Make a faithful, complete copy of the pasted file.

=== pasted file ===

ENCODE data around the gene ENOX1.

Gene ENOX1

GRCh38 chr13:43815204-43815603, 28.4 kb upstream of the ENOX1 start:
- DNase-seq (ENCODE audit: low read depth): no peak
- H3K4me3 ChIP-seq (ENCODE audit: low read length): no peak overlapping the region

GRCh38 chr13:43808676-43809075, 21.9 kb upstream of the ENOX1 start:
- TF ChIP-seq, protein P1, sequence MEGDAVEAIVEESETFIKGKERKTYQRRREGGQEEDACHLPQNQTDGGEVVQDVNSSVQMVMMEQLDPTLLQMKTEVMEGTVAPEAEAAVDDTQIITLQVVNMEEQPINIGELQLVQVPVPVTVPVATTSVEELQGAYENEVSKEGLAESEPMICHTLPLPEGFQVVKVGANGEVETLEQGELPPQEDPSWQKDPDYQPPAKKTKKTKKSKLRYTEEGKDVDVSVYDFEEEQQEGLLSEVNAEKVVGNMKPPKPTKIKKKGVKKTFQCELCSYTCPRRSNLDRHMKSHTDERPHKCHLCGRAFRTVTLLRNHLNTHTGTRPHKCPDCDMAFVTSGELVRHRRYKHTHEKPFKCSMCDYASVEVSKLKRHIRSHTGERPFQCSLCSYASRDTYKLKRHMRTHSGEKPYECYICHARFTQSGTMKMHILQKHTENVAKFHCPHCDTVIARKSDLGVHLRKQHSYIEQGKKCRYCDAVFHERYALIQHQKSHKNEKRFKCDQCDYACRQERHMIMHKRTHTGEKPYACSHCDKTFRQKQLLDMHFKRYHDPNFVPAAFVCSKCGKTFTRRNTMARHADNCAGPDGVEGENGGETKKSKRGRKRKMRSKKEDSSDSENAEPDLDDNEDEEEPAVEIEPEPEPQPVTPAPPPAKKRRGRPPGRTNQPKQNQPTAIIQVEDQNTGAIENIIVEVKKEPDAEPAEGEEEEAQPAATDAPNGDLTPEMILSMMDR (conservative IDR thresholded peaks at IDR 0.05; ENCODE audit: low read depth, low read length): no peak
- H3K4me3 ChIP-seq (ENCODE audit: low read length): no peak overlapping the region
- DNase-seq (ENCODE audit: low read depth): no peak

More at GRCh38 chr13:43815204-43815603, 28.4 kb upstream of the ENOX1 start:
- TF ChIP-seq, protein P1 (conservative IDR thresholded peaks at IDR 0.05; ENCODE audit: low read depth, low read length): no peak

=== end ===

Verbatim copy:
ENCODE data around the gene ENOX1.

Gene ENOX1

GRCh38 chr13:43815204-43815603, 28.4 kb upstream of the ENOX1 start:
- DNase-seq (ENCODE audit: low read depth): no peak
- H3K4me3 ChIP-seq (ENCODE audit: low read length): no peak overlapping the region

GRCh38 chr13:43808676-43809075, 21.9 kb upstream of the ENOX1 start:
- TF ChIP-seq, protein P1, sequence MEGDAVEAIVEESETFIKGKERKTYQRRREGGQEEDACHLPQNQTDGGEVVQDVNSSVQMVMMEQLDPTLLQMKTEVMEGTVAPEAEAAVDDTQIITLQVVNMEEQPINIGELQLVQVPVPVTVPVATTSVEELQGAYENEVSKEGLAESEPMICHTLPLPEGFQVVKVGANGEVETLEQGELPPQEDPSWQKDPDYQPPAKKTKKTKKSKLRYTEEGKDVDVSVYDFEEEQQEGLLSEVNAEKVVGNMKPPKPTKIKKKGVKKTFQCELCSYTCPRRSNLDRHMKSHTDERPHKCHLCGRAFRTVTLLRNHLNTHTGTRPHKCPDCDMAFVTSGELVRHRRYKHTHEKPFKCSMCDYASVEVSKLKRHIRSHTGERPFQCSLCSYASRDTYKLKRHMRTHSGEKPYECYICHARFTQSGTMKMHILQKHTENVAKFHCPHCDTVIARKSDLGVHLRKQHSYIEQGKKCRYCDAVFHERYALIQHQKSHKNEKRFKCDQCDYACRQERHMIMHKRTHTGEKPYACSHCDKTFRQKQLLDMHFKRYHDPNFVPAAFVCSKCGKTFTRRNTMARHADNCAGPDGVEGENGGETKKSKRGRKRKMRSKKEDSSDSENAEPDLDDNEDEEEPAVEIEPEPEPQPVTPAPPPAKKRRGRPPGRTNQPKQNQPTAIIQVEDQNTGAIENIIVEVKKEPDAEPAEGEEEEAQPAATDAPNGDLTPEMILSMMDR (conservative IDR thresholded peaks at IDR 0.05; ENCODE audit: low read depth, low read length): no peak
- H3K4me3 ChIP-seq (ENCODE audit: low read length): no peak overlapping the region
- DNase-seq (ENCODE audit: low read depth): no peak

More at GRCh38 chr13:43815204-43815603, 28.4 kb upstream of the ENOX1 start:
- TF ChIP-seq, protein P1 (conservative IDR thresholded peaks at IDR 0.05; ENCODE audit: low read depth, low read length): no peak